Generally, people don’t enjoy waking up and getting out and about on a rainy morning like Tuesday was in the Des Moines metro. But it turned out to be a good setting for the READ to SUCCEED portion of the United Way’s annual Day of Action.
As the READ to SUCCEED event sponsor, DART provided the book Last Stop on Market Street to more than 1,000 area third graders and 800 volunteers from across the community stepped up to read it with students.
Twenty-eight of them were DART employees who reported to Monroe Elementary, and if they hadn’t previously read Last Stop on Market Street, no sooner did they crack it open than they discovered that, not only does the book highlight the importance of public transit, the story takes place on a rainy day!
“Sponsoring READ to SUCCEED was a natural for DART given both the importance of reading skills and this year’s book, illustrating how public transportation connects people to places, opportunities, and each other,” said DART CEO Elizabeth Presutti. “We provide 3,500 rides each weekday to middle and high school students in Des Moines and see firsthand how transportation is integral to long-term academic success.”
DMPS, DART and United Way are in the habit of collaborating on behalf of students and this year’s Day of Action was an opportune time to emphasize that.
“Day of Action is an important way to raise awareness of the challenges people in our community face,” said Elisabeth Buck, president of United Way of Central Iowa. “We’re especially proud this year to talk about how we need to…ensure (student) success through opportunities including access to public transportation and mentoring to build reading skills.”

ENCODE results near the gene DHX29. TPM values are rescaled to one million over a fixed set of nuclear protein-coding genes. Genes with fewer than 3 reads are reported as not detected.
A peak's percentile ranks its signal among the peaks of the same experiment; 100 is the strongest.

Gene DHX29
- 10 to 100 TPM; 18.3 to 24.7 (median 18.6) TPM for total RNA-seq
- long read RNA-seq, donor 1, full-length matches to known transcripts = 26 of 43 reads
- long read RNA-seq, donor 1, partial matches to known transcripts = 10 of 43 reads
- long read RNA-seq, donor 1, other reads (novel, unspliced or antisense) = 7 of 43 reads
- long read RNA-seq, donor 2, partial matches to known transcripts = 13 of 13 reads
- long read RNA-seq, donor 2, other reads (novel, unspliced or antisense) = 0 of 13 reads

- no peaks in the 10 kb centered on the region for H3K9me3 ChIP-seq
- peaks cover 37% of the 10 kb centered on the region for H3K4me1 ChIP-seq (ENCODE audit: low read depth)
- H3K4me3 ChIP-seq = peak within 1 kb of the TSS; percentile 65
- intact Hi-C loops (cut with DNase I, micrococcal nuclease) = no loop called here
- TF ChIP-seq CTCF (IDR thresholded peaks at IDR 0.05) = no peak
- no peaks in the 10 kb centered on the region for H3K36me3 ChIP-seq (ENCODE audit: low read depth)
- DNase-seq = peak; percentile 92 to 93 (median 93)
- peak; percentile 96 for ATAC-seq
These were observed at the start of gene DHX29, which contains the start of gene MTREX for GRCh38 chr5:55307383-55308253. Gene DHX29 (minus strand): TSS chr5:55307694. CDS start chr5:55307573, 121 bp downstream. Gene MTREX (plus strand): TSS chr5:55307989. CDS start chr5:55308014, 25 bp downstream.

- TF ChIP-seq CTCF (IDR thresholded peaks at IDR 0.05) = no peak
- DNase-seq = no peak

One squad of the DART volunteers at Monroe was dispatched to the 3rd grade classroom of Anna Douglas where Elizabeth sat down with Ayzia, Jaleya and Alayaa. They chatted for a few minutes, discovering things they have in common, like pet dogs. Then they dove into the book together.
The plan was to take turns, each reading a page at a time. But Elizabeth’s role was essentially reduced to an occasional consultant on a word here and there. The eight-year-olds handled most of the reading.
In a nutshell, Last Stop on Market Street is the award-winning story of a boy and his grandmother and their Sunday routine of riding the bus after church. All sorts of people board along their route, allowing “Nana” to teach “CJ” that it takes all kinds to make a world and share perspectives that help him see what he thought was deprivation in more positive lights.
For Elizabeth and the other DART volunteers who rerouted themselves to Monroe Tuesday, the rainy morning was just the busman’s holiday they signed up for.